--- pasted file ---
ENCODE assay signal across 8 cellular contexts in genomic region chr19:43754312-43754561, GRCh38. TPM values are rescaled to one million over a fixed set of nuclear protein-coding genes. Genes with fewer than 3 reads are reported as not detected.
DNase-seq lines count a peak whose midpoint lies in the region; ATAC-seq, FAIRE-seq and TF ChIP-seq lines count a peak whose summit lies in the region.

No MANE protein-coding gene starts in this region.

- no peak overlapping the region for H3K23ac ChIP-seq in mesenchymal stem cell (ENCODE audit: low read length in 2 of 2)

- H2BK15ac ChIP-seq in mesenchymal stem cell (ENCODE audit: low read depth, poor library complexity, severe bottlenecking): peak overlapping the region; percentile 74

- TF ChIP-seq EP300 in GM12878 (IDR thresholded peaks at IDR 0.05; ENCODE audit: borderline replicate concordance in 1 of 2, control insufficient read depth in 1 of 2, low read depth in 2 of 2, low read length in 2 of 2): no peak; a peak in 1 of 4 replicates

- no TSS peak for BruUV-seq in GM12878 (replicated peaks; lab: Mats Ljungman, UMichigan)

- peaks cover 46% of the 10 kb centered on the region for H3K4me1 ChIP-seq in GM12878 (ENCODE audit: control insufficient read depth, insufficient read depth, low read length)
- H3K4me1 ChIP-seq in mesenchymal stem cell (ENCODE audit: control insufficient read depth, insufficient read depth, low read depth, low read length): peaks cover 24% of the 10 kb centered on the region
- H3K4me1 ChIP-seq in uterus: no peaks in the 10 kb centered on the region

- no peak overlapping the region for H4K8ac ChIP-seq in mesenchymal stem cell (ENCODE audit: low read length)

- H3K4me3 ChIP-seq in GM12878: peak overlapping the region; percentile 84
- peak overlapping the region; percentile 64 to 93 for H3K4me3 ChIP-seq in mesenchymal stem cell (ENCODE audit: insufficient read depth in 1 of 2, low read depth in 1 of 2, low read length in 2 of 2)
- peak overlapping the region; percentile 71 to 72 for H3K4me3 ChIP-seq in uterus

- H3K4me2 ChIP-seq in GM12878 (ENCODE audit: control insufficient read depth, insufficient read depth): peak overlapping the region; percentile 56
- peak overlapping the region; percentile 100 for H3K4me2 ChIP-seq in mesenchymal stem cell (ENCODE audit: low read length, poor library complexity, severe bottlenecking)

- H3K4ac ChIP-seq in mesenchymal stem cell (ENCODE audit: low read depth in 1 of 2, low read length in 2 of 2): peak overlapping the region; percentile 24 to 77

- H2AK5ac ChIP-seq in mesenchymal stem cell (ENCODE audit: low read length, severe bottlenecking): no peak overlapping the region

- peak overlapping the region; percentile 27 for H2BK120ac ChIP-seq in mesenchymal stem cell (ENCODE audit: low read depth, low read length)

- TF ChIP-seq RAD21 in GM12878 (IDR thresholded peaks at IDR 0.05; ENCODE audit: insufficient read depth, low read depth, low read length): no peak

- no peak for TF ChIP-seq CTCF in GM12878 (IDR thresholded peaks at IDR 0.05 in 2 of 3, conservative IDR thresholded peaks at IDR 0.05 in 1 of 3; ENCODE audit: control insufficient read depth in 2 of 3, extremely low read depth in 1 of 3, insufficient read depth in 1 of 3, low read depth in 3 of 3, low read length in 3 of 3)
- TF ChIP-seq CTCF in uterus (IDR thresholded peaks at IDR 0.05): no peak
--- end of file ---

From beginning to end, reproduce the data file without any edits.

ENCODE assay signal across 8 cellular contexts in genomic region chr19:43754312-43754561, GRCh38. TPM values are rescaled to one million over a fixed set of nuclear protein-coding genes. Genes with fewer than 3 reads are reported as not detected.
DNase-seq lines count a peak whose midpoint lies in the region; ATAC-seq, FAIRE-seq and TF ChIP-seq lines count a peak whose summit lies in the region.

No MANE protein-coding gene starts in this region.

- no peak overlapping the region for H3K23ac ChIP-seq in mesenchymal stem cell (ENCODE audit: low read length in 2 of 2)

- H2BK15ac ChIP-seq in mesenchymal stem cell (ENCODE audit: low read depth, poor library complexity, severe bottlenecking): peak overlapping the region; percentile 74

- TF ChIP-seq EP300 in GM12878 (IDR thresholded peaks at IDR 0.05; ENCODE audit: borderline replicate concordance in 1 of 2, control insufficient read depth in 1 of 2, low read depth in 2 of 2, low read length in 2 of 2): no peak; a peak in 1 of 4 replicates

- no TSS peak for BruUV-seq in GM12878 (replicated peaks; lab: Mats Ljungman, UMichigan)

- peaks cover 46% of the 10 kb centered on the region for H3K4me1 ChIP-seq in GM12878 (ENCODE audit: control insufficient read depth, insufficient read depth, low read length)
- H3K4me1 ChIP-seq in mesenchymal stem cell (ENCODE audit: control insufficient read depth, insufficient read depth, low read depth, low read length): peaks cover 24% of the 10 kb centered on the region
- H3K4me1 ChIP-seq in uterus: no peaks in the 10 kb centered on the region

- no peak overlapping the region for H4K8ac ChIP-seq in mesenchymal stem cell (ENCODE audit: low read length)

- H3K4me3 ChIP-seq in GM12878: peak overlapping the region; percentile 84
- peak overlapping the region; percentile 64 to 93 for H3K4me3 ChIP-seq in mesenchymal stem cell (ENCODE audit: insufficient read depth in 1 of 2, low read depth in 1 of 2, low read length in 2 of 2)
- peak overlapping the region; percentile 71 to 72 for H3K4me3 ChIP-seq in uterus

- H3K4me2 ChIP-seq in GM12878 (ENCODE audit: control insufficient read depth, insufficient read depth): peak overlapping the region; percentile 56
- peak overlapping the region; percentile 100 for H3K4me2 ChIP-seq in mesenchymal stem cell (ENCODE audit: low read length, poor library complexity, severe bottlenecking)

- H3K4ac ChIP-seq in mesenchymal stem cell (ENCODE audit: low read depth in 1 of 2, low read length in 2 of 2): peak overlapping the region; percentile 24 to 77

- H2AK5ac ChIP-seq in mesenchymal stem cell (ENCODE audit: low read length, severe bottlenecking): no peak overlapping the region

- peak overlapping the region; percentile 27 for H2BK120ac ChIP-seq in mesenchymal stem cell (ENCODE audit: low read depth, low read length)

- TF ChIP-seq RAD21 in GM12878 (IDR thresholded peaks at IDR 0.05; ENCODE audit: insufficient read depth, low read depth, low read length): no peak

- no peak for TF ChIP-seq CTCF in GM12878 (IDR thresholded peaks at IDR 0.05 in 2 of 3, conservative IDR thresholded peaks at IDR 0.05 in 1 of 3; ENCODE audit: control insufficient read depth in 2 of 3, extremely low read depth in 1 of 3, insufficient read depth in 1 of 3, low read depth in 3 of 3, low read length in 3 of 3)
- TF ChIP-seq CTCF in uterus (IDR thresholded peaks at IDR 0.05): no peak